The 1,154 subjects in the Johnston County Osteoarthritis Project, directed by Dr. Jordan were monitored for a period between 4 and 11 years to study initiation or progression of osteoarthritis. Subjects were analyzed for genetic markers that predicted those subjects who remained stable and those subjects who progressed to severe osteoarthritis, as measured radiographically. Nine genes were found to be associated with osteoarthritis progression, with the strongest prediction of progression from combinations of gene variations in the gene for IL-1Ra.
About Interleukin Genetics
Interleukin Genetics, Inc. (OTCQB: ILIU) develops and markets a line of genetic tests under the Inherent Health® brand. The products empower individuals to prevent certain chronic conditions and manage their existing health and wellness through genetic-based insights with actionable guidance. Interleukin Genetics leverages its research, intellectual property and genetic panel development expertise in metabolism and inflammation to facilitate the emerging personalized healthcare market. Interleukin Genetics' flagship products include its proprietary PST® genetic risk panel for periodontal disease and tooth loss susceptibility sold through dentists, and the Inherent Health Weight Management Genetic Test that identifies the most effective diet and exercise program for an individual based on genetics. Interleukin Genetics is headquartered in Waltham, MA and operates an on-site, state-of-the-art DNA testing laboratory certified under the Clinical Laboratories Improvements Act (CLIA). For more information please visit www.ilgenetics.com.
About the Thurston Arthritis Research Center
The Thurston Arthritis Research Center was established at the University of North Carolina's School of Medicine in 1981. Its mission is to investigate the causes, consequences and treatments of arthritis and autoimmune diseases and to reduce their impacts on patients, their families and society. In 1994, thanks to a generous lead donation from Doc J. Thurston Jr., a free standing multi-purpose research facility was built and named in his honor. The Thurston/Bowles Building is the first building on UNC campus to be funded primarily by private philanthropy. Today, Thurston has more than 70 researchers and physicians from 17 different departments in the Schools of Medicine, Nursing, Public Health, Pharmacy and Dentistry who collaborate to achieve the center's mission. Thurston has proudly served the people of North Carolina with a long tradition of excellence.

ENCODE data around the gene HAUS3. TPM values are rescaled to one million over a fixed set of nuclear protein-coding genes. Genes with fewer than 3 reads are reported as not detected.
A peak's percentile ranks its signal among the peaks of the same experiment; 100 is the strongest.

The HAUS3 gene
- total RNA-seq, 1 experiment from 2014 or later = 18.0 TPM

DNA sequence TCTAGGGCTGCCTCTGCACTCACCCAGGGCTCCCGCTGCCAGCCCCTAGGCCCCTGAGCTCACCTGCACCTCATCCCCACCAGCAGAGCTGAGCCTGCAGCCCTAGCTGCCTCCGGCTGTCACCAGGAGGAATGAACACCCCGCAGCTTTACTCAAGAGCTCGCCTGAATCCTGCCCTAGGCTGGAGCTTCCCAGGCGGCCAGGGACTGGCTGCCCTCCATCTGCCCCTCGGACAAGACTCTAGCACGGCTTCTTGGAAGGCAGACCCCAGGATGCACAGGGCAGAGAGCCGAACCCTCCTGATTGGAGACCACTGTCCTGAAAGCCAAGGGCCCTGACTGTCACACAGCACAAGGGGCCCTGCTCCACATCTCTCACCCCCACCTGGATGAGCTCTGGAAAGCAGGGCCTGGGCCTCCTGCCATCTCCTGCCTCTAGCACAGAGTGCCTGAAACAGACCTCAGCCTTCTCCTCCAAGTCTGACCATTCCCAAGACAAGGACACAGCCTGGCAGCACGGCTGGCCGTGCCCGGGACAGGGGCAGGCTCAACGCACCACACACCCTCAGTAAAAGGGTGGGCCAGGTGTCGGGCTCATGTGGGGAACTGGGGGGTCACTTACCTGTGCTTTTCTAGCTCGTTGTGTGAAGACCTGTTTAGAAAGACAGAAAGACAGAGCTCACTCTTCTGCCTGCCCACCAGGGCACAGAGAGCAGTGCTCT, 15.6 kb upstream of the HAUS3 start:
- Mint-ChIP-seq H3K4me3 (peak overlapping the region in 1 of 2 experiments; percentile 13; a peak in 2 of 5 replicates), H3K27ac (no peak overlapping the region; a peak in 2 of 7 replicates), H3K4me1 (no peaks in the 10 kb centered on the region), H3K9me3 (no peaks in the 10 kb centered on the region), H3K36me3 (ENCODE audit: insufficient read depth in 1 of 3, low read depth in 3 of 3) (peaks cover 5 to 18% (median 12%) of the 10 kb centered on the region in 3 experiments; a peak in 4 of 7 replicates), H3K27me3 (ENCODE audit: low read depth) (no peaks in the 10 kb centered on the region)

Certain statements contained herein are "forward-looking" statements, including statements regarding the potential for clinical use of our genetic biomarkers to aid drug companies in the development of a treatment for osteoarthritis. Because such statements include risks and uncertainties, actual results may differ materially from those expressed or implied by such forward-looking statements. Factors that could cause actual results to differ materially from those expressed or implied by such forward-looking statements include, but are not limited to, those risks and uncertainties described in the Company's annual report on Form 10-K for the year ended December 31, 2009, quarterly reports on Form 10-Q and other filings with the Securities and Exchange Commission. The Company disclaims any obligation or intention to update these forward-looking statements.
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SOURCE Interleukin Genetics, Inc.
Posted: September 2010